5. If you could sum up your zinester life in a kitchen appliance, what appliance would it be?

This is my favorite question of all because I had to think the hardest on it. I keep thinking of the broiler underneath conventional ovens. The broiler is the best way to make the yummiest open face grilled cheese sandwiches. You can make something gourmet with your best cheese, or you can use the broiler to simply make something good to eat at 500 degrees in less than 5 minutes.

Shameless zinester plug: Come read and make zines with me at ABC No Rio. The ABC No Rio zine library is open Tuesday, Wednesday and Thursday evenings from 6-9pm. I’m in on Thursday’s!

Interview with a Zinester: Devon Spencer!

For the upcoming fest, we are reviving our “zinester profiles” in a slightly different way: zinester interviews! This first interview is with a self-identified first time zinester, Devon Spencer. She is a current Gender Studies and Anthropology student at Purchase college using zines as part of her senior (zine-ior?) thesis project! Here’s what she has to say:


Jordan Alam (JA): Give us a short description of yourself and the work you do (including any zine samples if you have them!).

Devon Spencer (DS): I’m native to Washington, D.C. but love New York! The idea of leaving post-graduation makes me sad because I’d like to experience the city without the madness of being a student and campus employee. I also want to be a part of the camaraderie at nonprofits and zinesters collectives more fully by being the city.

I’m a senior Anthropology and Gender Studies student at Purchase College with particular attention to Art History and Media Studies. I’m currently working on my senior thesis, which has been interdisciplinary means of integrating these four fields. I am researching, through social science text and my own ethnographic research, the various contexts that exist within intellectual, liberal, and radical spaces. I am particularly interested in how spaces are adopted as “queer” even though they may not be explicitly labeled as such. Within this framework, I am researching these spaces to see how materials, community, and the physical space become valuable and comfortable to certain identities. Because radical spaces favor the DIY aesthetic of zines, I have embarked on making one for the creative and collaborative component of my project. It’s in the works and I’m very excited about it!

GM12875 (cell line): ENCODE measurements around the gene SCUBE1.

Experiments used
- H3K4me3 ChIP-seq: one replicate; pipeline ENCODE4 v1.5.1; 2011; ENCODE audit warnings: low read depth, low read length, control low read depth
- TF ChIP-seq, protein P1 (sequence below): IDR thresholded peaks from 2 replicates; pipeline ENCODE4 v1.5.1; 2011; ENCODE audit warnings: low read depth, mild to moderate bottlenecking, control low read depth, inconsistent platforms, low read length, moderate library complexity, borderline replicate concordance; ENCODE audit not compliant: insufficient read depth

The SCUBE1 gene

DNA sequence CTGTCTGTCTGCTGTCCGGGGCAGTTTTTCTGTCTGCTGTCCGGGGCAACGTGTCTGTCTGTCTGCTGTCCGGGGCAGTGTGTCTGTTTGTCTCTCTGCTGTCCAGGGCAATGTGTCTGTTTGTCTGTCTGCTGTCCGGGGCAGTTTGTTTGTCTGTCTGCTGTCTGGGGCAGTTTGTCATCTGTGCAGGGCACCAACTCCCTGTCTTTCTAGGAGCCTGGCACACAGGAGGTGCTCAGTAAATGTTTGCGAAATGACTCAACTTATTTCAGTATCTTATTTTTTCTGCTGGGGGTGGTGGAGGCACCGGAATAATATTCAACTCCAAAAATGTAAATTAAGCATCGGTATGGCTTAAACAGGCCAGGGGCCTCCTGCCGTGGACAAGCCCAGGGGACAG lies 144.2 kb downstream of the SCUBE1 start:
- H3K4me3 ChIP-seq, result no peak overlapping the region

JA: How did you get introduced to zines? Were you influenced by anyone? And what was your seminal zine moment?

DS: Although I can’t pinpoint one precise moment in which I was introduced to zines, I recall reading them at Bluestockings in the Lower East Side of Manhattan. I was also encouraged to read them by one of my best friends, Rani, an avid zinesters, feminist, dog lover, and generally wonderful person. I would have to say that my “seminal” moment was when I was discussing zines with you (Jordan)! I’ve always thought that it would be cool to make a zine, but never seriously pursued it. When I realized that zines could be a canvas that blends my anthropological studies and crafty ambitions, I was so thrilled. The idea of sharing this intellectual and artistic mixture with friends, family, and academia at my school is also very exciting. The only restraints are the paper or digital dimensions–I love that zines are quite aesthetically limitless.

JA: What does it mean to do “feminist zine-making”? Does feminism appear in your work (explicitly or implicitly)?

DS: I think that feminist zine making is about creative collaboration and progressive conversation. These two things (collaboration and conversation) exist in a new way because feminist-identified people are not only talking about desired improvement within the movement, but are they are writing about it, drawing, and photographing their visions of it for others to see. By compiling these ideas, people are comparing and contrasting their perspectives. I think this is a healthy and productive way of maintaining relationships and promoting discussions of intersectionality and diversity in this artistic and radical medium.

I haven’t figured out how to incorporate feminism into my zine project yet, but it is definitely a prominent part of my thesis writing. I would like to write a personalized zine manifesto, which could serve as a way of connecting these dots because this zine will be a compilation of artistic submissions (including my own). If anything, I think that feminism will inherently, therefore implicitly, be a part of the zine because of my values.

JA: What is your favorite zine or piece of mail art? Do you like any specific style/part of a zine?

DS: So far, my favorite zine is Hoax! It’s unusual for me to say this because Hoax is text heavy, but I’ve gained so much from the poetry, short stories, and essays that they’ve included. I’ve loved reading it, but it has also been very been helpful with my research on queer and feminist zine making. I also really love themed photo/drawing zines with recipes, natural remedies, and tea treatments. It’s hard to choose one medium though… I’ve also seen fantastic screen printed and comic strip zines as well.

JA: If you could sum up your zinester life in a kitchen appliance, what appliance would it be?

DS: I classify my zinester experience as the nice food processor that you’ve been waiting to use. I say this because I have been doing creative projects, such as collaging, poetry, socially-conscious writing, drawing up tea remedy lists, etc. for as long as I can remember but have now found a fun means of stockpiling them. If I continue to make zines past my senior project zine, I have a feeling they will always be a chopped up mixture of one particular theme.

How to Make a Micro-Mini Zine (Video!)

A while back, I was sitting in the Barnard Zine Library folding and unfolding a really tiny zine… I couldn’t figure out how it was put together! Despite some intense Googling, no one had made a tutorial on how to make such a tiny 16-page zine. So – after what felt like hours of staring at 1 sheet of paper – I decided to make my own. Check out this blast-from-the-past video tutorial on how to make a micro-mini zine.

Hope to see some of you employing this technique at FZF this year!